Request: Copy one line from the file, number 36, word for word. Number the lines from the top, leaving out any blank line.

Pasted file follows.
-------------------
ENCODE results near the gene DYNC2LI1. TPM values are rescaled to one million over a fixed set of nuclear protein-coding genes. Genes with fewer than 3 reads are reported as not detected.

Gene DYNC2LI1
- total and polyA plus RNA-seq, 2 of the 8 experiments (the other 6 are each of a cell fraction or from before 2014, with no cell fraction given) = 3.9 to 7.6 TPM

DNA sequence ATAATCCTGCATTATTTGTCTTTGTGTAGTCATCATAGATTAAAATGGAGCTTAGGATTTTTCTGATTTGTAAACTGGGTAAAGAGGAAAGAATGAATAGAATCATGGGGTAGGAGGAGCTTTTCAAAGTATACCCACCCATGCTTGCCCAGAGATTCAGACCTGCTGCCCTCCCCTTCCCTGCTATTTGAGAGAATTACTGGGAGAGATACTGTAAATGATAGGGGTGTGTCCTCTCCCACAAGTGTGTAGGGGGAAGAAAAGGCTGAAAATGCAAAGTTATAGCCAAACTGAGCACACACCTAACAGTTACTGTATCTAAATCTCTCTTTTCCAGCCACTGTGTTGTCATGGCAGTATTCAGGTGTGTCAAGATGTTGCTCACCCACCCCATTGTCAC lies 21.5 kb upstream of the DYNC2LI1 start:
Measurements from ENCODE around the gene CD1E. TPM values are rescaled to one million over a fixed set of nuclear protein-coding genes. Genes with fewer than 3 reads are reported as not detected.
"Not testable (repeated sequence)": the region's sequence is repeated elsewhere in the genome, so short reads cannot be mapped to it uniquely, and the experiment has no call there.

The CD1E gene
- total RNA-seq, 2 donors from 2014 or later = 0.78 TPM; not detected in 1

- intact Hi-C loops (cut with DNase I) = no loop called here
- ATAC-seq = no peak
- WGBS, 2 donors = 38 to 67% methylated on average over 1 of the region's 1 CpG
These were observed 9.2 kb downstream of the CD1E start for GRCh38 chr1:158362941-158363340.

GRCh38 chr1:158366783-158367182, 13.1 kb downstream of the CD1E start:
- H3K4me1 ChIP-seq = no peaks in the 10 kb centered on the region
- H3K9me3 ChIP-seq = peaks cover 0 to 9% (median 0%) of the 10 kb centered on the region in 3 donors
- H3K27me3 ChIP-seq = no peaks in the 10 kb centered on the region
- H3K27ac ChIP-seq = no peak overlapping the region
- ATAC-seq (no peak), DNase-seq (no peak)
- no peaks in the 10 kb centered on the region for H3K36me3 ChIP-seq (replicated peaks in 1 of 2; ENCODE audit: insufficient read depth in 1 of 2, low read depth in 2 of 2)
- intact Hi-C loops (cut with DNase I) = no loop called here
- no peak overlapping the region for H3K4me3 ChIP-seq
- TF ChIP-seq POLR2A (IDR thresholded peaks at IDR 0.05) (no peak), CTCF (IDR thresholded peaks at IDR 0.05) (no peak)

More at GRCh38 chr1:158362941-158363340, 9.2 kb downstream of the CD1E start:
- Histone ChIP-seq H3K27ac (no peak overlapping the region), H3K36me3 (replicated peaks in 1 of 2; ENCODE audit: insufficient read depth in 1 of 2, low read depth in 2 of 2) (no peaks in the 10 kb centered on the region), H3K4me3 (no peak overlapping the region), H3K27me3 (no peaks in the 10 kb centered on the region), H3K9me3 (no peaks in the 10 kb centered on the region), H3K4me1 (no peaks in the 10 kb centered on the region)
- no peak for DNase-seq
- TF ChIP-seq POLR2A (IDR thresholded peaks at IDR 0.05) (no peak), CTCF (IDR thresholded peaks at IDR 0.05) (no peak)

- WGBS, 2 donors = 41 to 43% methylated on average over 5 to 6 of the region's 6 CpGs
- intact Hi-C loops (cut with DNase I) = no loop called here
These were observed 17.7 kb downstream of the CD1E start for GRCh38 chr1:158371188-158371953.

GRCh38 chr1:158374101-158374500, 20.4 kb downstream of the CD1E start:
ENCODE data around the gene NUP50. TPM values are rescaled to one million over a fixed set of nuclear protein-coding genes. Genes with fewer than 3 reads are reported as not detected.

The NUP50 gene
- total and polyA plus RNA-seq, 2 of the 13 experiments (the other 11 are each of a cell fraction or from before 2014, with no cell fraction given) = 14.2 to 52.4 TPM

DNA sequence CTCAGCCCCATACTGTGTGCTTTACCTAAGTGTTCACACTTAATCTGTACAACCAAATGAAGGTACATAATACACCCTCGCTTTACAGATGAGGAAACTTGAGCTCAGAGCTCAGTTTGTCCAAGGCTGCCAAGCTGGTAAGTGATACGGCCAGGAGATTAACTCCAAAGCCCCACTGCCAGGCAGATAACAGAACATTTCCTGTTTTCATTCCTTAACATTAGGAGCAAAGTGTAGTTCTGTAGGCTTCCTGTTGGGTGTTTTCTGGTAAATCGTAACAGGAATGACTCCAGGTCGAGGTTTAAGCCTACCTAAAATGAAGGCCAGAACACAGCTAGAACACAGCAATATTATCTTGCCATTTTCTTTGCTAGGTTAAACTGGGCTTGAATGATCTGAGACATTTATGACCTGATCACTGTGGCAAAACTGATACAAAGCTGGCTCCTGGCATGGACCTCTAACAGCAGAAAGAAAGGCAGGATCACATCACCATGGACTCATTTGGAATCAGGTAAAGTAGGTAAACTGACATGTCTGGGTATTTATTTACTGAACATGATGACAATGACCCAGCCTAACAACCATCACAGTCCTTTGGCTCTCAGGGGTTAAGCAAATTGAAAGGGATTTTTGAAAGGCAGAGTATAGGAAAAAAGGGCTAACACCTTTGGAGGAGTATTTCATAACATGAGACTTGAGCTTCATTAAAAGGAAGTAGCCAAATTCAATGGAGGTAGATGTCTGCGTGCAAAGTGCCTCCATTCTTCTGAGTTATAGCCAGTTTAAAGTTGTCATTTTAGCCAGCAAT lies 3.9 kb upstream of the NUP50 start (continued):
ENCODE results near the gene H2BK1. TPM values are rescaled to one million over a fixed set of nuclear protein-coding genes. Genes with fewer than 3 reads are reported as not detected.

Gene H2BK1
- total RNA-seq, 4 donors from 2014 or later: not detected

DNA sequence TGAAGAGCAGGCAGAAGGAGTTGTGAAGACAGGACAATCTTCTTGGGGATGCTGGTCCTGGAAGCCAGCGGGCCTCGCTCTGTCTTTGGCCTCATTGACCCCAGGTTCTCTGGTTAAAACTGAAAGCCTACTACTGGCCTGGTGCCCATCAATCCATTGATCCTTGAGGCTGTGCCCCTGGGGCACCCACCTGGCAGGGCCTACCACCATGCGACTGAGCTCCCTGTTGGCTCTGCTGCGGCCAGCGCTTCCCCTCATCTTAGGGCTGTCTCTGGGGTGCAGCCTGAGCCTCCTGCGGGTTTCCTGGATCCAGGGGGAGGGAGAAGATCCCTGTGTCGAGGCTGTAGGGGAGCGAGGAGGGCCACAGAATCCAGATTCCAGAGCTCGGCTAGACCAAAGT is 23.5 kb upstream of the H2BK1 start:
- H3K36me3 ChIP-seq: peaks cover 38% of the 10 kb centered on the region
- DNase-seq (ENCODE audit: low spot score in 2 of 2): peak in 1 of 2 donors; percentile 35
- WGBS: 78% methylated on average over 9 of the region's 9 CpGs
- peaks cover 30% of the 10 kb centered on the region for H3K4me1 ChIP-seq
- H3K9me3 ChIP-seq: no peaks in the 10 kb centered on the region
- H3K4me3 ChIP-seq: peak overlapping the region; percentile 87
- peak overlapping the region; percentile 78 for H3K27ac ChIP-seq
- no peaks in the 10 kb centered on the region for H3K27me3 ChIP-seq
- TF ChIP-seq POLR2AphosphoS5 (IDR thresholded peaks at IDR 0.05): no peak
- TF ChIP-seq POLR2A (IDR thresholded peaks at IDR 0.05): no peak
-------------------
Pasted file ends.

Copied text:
Gene H2BK1